The science of belonging
Sep 29, 2020
Biologically we are also wired to have a sense of belonging.
Research has shown early attachments when we are young affect our relationships when we are older, with positive secure attachments assisting with healthier relationships in adult life.
It begins as early as in the womb, with women who produced higher levels of oxytocin in the first trimester of pregnancy, showing better connection with their babies.
Oxytocin appears to play a significant role in our social connections under various conditions, including stress, where it is also found at high levels along with the hormone cortisol.
Psychologists have labelled this the “ tend and befriend” responses, with higher levels of oxytocin in low stress conditions providing tenderness to relationships and high oxytocin in stressful conditions, causing people to seek out or befriend more connection with others.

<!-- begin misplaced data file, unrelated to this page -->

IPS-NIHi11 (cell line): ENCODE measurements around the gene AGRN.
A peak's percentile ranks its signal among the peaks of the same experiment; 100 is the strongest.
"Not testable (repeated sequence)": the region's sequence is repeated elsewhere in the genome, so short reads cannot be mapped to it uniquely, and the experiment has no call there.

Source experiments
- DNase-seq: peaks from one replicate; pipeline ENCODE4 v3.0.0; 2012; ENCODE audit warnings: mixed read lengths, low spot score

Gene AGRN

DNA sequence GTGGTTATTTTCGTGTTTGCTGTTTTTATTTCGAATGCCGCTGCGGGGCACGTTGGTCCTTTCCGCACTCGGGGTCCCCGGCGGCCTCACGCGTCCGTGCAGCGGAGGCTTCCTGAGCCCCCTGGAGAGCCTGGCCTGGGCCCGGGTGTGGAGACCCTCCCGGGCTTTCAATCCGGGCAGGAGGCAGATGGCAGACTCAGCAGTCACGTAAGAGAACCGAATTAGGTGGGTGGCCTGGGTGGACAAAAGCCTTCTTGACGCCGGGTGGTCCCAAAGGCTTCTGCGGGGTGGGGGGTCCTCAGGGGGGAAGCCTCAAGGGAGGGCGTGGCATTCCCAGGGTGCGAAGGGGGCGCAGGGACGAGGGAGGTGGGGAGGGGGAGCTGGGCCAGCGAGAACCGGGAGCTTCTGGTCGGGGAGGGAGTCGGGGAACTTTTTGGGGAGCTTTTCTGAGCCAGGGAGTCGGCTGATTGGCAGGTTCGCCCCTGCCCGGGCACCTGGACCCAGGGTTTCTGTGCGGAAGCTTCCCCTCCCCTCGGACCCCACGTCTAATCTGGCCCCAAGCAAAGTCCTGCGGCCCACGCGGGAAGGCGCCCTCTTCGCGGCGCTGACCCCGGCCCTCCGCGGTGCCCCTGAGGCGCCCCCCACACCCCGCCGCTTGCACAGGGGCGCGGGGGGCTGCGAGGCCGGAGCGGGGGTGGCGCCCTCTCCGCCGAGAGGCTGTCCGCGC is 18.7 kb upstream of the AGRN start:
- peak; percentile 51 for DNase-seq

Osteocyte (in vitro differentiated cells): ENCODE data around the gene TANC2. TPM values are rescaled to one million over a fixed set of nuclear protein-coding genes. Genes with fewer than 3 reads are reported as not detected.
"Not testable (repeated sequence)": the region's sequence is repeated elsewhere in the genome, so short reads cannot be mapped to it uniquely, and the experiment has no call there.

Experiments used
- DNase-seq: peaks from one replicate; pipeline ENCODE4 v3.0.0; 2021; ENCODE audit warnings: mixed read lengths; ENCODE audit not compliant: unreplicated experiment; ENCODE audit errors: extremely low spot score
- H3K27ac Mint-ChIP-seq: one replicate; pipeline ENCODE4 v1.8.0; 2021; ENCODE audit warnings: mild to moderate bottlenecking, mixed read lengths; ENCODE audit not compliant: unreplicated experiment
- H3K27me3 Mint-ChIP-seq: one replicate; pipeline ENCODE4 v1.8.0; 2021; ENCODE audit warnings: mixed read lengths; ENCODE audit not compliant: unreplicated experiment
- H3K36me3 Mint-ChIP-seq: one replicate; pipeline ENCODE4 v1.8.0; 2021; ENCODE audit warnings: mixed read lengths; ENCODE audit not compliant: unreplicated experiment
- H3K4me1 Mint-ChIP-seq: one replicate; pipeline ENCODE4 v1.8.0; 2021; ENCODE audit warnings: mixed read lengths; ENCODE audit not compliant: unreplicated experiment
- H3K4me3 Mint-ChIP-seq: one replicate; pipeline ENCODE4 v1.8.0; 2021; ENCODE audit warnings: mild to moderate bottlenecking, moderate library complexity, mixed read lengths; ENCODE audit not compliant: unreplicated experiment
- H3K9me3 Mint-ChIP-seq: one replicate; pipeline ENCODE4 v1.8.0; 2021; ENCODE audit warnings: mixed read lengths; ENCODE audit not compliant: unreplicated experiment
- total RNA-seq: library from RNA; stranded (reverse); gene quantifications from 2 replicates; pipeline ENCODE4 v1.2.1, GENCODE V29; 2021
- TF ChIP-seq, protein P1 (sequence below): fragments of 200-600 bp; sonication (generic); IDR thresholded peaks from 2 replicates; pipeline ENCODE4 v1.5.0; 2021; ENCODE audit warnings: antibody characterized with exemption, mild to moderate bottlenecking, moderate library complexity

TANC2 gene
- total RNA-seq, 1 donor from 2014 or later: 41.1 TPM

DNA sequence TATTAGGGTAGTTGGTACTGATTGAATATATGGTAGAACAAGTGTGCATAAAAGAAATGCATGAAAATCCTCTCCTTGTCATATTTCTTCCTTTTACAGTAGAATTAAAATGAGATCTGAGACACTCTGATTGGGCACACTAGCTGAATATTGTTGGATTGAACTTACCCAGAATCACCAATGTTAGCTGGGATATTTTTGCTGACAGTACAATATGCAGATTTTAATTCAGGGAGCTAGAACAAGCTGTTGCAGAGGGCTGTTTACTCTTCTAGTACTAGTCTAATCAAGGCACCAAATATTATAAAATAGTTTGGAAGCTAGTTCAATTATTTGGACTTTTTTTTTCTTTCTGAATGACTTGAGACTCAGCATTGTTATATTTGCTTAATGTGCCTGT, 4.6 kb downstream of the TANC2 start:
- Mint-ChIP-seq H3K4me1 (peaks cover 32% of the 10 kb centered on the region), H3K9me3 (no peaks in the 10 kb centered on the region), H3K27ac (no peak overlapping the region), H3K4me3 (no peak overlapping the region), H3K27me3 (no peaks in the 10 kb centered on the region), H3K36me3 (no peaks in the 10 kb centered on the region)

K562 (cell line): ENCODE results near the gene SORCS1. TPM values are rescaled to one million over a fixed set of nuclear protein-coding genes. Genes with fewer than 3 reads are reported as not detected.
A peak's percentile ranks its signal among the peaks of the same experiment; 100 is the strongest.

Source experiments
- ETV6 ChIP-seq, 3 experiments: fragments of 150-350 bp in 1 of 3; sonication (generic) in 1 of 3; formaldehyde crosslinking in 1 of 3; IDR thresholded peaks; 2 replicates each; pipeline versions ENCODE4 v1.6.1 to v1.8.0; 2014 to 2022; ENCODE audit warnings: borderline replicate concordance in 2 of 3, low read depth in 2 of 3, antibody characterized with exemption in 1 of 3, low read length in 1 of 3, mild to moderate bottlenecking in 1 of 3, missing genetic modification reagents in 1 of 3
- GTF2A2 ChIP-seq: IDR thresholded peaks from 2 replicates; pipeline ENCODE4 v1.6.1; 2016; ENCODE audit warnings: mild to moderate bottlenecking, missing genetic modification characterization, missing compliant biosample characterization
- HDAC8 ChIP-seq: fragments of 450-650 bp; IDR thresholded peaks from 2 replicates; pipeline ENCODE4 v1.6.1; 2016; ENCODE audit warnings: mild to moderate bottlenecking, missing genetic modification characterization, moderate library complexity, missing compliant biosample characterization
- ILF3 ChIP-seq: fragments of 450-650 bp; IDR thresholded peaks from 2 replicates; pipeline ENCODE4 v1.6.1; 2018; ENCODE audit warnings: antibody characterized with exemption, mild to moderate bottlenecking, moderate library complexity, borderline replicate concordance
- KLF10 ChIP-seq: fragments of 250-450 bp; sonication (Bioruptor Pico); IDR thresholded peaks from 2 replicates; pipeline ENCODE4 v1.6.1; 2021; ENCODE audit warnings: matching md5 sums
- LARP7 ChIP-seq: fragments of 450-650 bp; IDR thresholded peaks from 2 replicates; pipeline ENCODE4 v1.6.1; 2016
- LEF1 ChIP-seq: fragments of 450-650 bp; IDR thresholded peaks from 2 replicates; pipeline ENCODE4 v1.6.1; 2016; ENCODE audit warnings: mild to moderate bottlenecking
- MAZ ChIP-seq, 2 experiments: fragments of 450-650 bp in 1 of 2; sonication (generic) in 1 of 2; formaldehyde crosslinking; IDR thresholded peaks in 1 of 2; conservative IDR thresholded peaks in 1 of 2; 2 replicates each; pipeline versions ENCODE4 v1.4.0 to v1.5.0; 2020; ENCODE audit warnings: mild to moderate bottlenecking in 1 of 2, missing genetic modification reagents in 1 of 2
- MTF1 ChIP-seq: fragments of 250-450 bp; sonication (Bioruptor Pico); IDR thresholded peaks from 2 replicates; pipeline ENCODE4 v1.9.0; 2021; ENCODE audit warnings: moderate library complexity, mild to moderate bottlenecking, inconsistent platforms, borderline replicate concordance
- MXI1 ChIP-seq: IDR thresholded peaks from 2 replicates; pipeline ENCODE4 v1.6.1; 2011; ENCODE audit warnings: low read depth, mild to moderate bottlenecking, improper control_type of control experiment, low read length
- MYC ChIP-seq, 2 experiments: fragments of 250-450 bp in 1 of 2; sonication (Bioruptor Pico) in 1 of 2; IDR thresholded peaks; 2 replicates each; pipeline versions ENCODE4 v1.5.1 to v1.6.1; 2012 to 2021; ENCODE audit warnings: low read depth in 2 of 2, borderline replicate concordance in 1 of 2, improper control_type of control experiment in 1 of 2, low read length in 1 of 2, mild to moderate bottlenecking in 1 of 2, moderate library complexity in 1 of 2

Neuroscientists have also described the feelings of disconnection, not belonging and social rejection is not so different from physical pain.
Consider how we present ourselves to others;
Do we allow ourselves to be authentic in the community, work and family settings?
Do they give us a sense of belonging?
Now think about exploring this with your health partners, do you see a sense of belonging or lack there of?
Honouring and Serving,
Simran K. Rattan MD